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Endocrinology. 2011 Oct;152(10):3832-41. doi: 10.1210/en.2011-1228. Epub 2011 Jul 26.

Gonadotropin-releasing hormone neurons extend complex highly branched dendritic trees outside the blood-brain barrier.

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Department of Physiology and Centre for Neuroendocrinology, University of Otago, Dunedin 9054, New Zealand.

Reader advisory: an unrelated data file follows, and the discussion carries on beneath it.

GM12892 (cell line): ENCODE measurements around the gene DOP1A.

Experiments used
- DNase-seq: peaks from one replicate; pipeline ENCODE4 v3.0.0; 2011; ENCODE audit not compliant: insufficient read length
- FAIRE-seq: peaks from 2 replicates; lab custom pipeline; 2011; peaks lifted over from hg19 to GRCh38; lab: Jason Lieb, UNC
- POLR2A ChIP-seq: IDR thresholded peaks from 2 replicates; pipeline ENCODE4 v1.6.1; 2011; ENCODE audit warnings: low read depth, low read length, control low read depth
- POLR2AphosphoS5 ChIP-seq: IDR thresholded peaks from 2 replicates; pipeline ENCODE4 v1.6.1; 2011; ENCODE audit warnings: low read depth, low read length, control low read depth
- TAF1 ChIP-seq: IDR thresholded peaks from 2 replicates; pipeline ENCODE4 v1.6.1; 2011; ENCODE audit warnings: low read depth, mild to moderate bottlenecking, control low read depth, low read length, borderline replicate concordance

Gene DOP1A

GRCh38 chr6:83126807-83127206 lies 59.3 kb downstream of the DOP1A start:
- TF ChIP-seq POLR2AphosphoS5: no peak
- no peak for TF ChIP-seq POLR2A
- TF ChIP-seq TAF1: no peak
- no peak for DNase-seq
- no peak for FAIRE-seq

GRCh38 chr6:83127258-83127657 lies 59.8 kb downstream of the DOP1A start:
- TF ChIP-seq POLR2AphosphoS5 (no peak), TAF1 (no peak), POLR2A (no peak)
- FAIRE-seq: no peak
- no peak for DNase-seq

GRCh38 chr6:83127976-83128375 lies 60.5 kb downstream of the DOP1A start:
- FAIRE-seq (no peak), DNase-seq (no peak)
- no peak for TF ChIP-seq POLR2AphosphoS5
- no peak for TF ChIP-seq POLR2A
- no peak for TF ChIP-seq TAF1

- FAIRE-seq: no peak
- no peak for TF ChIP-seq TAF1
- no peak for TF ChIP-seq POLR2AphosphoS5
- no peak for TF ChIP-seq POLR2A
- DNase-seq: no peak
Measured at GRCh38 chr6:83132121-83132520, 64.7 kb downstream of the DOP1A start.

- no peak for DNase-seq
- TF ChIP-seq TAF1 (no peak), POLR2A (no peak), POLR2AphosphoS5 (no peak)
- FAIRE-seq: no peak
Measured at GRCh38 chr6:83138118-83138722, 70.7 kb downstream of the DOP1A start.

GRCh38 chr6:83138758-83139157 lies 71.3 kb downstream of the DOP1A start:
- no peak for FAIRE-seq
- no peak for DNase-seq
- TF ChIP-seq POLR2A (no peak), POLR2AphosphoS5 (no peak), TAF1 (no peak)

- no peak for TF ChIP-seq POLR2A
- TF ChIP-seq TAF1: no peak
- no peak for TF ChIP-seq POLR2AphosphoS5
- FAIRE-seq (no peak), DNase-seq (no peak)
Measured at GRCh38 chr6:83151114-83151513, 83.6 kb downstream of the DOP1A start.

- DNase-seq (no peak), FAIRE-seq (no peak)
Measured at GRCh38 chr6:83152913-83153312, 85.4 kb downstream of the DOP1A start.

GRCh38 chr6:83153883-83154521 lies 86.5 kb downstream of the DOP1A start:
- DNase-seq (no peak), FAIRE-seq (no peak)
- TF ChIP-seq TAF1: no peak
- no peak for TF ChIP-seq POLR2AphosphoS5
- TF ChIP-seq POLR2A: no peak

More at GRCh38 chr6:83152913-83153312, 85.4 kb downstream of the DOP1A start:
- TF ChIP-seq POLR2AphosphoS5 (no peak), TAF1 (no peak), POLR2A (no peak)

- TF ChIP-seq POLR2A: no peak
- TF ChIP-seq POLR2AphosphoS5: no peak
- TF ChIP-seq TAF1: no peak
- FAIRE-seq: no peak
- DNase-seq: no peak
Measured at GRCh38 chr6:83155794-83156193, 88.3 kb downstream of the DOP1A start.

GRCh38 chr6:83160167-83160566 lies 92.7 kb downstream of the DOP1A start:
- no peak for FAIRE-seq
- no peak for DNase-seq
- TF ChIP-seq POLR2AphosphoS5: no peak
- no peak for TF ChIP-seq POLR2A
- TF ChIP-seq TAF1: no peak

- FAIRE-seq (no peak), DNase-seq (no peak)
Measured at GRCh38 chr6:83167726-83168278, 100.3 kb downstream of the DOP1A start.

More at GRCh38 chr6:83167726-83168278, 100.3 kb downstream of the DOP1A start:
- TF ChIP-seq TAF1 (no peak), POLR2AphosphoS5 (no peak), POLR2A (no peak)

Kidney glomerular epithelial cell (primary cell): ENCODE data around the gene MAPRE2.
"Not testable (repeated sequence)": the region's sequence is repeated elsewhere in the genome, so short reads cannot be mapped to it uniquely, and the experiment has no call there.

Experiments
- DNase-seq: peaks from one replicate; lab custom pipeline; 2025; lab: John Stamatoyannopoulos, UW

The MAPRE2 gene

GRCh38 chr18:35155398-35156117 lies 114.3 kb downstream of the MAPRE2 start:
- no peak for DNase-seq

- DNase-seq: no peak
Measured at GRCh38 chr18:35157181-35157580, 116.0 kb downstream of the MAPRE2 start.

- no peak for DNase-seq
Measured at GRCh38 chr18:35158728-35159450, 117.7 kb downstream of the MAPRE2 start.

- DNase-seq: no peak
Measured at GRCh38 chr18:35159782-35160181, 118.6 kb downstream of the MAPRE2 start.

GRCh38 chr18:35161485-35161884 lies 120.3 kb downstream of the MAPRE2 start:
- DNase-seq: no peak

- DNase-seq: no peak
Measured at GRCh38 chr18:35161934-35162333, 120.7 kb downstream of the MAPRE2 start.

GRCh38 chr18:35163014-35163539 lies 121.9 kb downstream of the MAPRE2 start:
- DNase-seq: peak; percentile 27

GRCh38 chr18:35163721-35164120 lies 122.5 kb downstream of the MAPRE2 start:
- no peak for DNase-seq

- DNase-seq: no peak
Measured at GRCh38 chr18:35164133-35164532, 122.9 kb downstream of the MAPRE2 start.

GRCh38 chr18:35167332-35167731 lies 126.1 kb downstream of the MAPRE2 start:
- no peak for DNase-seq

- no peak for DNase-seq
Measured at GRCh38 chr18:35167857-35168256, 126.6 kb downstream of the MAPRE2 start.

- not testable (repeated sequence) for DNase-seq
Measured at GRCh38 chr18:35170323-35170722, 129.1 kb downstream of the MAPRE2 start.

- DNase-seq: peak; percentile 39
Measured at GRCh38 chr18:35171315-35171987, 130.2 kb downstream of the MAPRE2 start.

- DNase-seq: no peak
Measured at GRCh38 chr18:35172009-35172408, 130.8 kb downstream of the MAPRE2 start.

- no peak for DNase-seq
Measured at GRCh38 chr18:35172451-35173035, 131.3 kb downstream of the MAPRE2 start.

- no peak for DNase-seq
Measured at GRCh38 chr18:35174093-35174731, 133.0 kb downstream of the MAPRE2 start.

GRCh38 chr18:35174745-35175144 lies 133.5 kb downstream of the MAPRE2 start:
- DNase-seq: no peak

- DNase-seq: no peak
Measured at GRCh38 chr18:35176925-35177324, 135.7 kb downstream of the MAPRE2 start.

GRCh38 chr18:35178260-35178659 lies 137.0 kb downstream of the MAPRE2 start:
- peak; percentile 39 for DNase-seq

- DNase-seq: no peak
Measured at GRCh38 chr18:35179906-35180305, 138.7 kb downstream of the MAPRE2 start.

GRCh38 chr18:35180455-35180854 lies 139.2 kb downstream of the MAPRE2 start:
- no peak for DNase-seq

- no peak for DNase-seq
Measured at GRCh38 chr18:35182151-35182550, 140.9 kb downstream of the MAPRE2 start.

GnRH neurons project axons to the median eminence to control pituitary release of gonadotropins and, as such, represent the principal output neurons of the neuronal network controlling fertility. It is well established that the GnRH neurons exhibit a simple bipolar morphology with one or two long dendrites. Using adult GnRH-green fluorescent protein transgenic mice and juxtacellular cell filling, we report here that a subpopulation of GnRH neurons located in the rostral preoptic area exhibit extremely complex branching dendritic trees that fill the organum vasculosum of the lamina terminalis (OVLT). The dendritic nature of these processes was demonstrated at both light and electron microscopic levels by the presence of spines, dendritic ultrastructure, and synapses. Further, electrophysiological recordings showed that GnRH neurons were excited by glutamate as well as kisspeptin puffed onto their dendrites located within the OVLT. Using iv injection of horseradish peroxidase, a molecule unable to penetrate the blood-brain barrier (BBB), we show that GnRH neuron cell bodies and dendrites within 100 μm of the OVLT reside outside the BBB. Approximately 85% of GnRH neurons in this area express c-Fos at the time of the GnRH surge. These observations demonstrate that GnRH neurons extend complex, highly branched dendritic trees beyond the BBB into the OVLT, where they will be able to sense directly molecules circulating in the bloodstream. This indicates a new mechanism for the modulation of GnRH neurons that extends considerably the range of factors that are integrated by these neurons for the control of fertility.

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